Friday, July 07, 2006

Office 2007 Beta

I’m writing this post using Word 2007, part of Microsoft’s flagship office suite. This is the second Beta release, and it’s my first look at the software.

The first thing I have to say is that Microsoft are taking a big gamble. They have totally overhauled the user interface. Gone are the familiar menus at the top of the screen – File, Edit etc. These are replaced by 8 tabs:

  • Home, which brings up a selection of buttons relating to basic text editing, such as fonts, emphasis, alignment, styles and search/replace.
  • Insert, where you will find the shapes that used to be on the drawing toolbar, tables, objects, page breaks etc. Here you will also find headers and footers, Word Art, and the equation editor.
  • Page Layout, which is fairly self explanatory, and contains all the options which used to be in the Page Setup dialog box, and the paragraph formatting.
  • References – Here are table of contents, footnotes, citations, captions and indexes.
  • Mailings covers mailing labels, envelope printing and mail merge.
  • The Review tab is all about tracking changes, adding comments and proofing.
  • View has the controls for different page views, options for showing rulers, the zoom level and window arrangement.
  • The last tab is Add-Ins, which is where, remarkably enough, you control any add-ins.

Notice that nowhere have I mentioned opening files. It took me 2 minutes to find the open file dialogue. It is cunningly hidden in a dropdown menu that is opened by clicking on the Office logo at the top left!

Looking at this completely new interface, the first thing that occurred to me was that Microsoft have removed a major barrier to switching to People are afraid of change. Replace Office 2003 with and you will get complaints about not being able to find things. You’ll get far more complaints with Office 2007. bears far more resemblance to past versions of Microsoft Office than this does.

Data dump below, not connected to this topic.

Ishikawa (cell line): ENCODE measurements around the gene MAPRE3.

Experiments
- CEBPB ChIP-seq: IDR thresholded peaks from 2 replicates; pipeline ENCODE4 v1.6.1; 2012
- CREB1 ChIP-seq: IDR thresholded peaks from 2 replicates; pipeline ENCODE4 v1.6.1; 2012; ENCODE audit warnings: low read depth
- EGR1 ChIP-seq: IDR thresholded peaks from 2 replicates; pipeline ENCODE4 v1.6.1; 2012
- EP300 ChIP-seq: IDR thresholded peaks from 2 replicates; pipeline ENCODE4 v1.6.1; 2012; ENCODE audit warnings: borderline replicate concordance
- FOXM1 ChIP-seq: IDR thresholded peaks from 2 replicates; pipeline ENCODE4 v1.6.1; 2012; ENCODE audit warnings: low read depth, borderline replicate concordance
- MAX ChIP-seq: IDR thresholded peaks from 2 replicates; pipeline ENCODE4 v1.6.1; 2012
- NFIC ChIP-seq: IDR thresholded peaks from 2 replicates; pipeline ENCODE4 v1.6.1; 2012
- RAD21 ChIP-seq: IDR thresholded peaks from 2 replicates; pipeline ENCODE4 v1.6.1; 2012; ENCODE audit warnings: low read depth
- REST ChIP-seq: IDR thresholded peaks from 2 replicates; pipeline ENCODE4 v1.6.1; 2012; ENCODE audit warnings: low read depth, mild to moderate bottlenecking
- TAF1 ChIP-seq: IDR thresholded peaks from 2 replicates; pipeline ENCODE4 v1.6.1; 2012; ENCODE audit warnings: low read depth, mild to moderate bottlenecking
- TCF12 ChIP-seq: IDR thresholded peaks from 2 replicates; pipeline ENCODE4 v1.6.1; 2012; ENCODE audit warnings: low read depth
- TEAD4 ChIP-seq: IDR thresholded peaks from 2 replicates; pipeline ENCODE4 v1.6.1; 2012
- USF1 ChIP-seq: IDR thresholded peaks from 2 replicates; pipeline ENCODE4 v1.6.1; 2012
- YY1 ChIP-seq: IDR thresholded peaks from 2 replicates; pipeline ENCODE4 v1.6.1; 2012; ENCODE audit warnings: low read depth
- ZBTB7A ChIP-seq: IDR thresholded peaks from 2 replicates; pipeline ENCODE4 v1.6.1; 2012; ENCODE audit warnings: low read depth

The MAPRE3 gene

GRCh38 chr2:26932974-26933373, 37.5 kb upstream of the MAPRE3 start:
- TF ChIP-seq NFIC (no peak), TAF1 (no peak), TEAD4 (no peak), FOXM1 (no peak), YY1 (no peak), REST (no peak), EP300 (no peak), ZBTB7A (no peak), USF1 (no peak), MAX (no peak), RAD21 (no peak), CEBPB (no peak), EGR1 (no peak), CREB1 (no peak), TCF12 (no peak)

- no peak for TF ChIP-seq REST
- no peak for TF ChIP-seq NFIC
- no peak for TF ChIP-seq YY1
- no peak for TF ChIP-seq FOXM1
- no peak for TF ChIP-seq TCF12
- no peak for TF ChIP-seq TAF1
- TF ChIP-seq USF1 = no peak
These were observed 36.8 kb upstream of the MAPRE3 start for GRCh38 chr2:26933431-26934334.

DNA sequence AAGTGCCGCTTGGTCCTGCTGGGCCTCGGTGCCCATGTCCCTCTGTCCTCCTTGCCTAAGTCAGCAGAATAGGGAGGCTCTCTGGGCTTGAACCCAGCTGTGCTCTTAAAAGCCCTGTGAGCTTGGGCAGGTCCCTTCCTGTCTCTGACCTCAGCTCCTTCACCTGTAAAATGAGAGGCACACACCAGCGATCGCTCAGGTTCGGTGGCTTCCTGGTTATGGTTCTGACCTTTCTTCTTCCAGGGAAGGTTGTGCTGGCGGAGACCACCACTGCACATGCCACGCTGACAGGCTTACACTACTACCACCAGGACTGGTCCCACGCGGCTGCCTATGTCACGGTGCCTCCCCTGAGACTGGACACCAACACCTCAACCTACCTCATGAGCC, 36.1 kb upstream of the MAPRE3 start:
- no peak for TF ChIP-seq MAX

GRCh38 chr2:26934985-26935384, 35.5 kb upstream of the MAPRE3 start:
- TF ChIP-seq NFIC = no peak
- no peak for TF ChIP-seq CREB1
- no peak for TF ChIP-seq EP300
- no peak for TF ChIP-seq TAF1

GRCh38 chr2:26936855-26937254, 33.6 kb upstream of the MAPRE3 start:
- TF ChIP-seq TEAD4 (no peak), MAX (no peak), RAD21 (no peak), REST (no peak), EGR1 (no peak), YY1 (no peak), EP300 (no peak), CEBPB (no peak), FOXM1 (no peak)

Don’t get me wrong; I’m not saying there is anything wrong with the new interface, just that it is so radically different that your average user will take some considerable time to get used to it. In an SME, you may find the IT support staff find it simpler to give everyone than deal with the fall-out from this upgrade.

So, what else has changed? Well for a start, the default font is now Calibri, a nice, clean looking sans-serif font, replacing the horribly old fashioned Times New Roman. Also, it wouldn’t be an office upgrade without a new file format. The default now bears the extension .docx, and is Microsoft’s OpenXML format. You can still use the Office 2003 file structure though.

A new option is to create a PDF (OOo got there first), but this is no great shakes as there were plenty of free tools to do this already, it just makes it slightly more convenient. Also, creating blog posts, such as this. Word will link to a variety of blog sites, enabling easy uploading of posts. I’ll find out shortly how well that works!

What really prompted me to download this Beta was the news that Microsoft are working on Open Document compatibility. Prompted by the Commonwealth of Massachusetts plan to move document storage across to Open Document format, Microsoft has been forced to embrace the competing standard. There is a plugin available to download from Sourceforge, which is fully open source. At the moment it only seems to support importing, rather than exporting. The option is there now, but not selectable.

So far I’ve only looked briefly at Word. I don’t use Powerpoint much, but I will be looking more closely at Excel and Access in the future.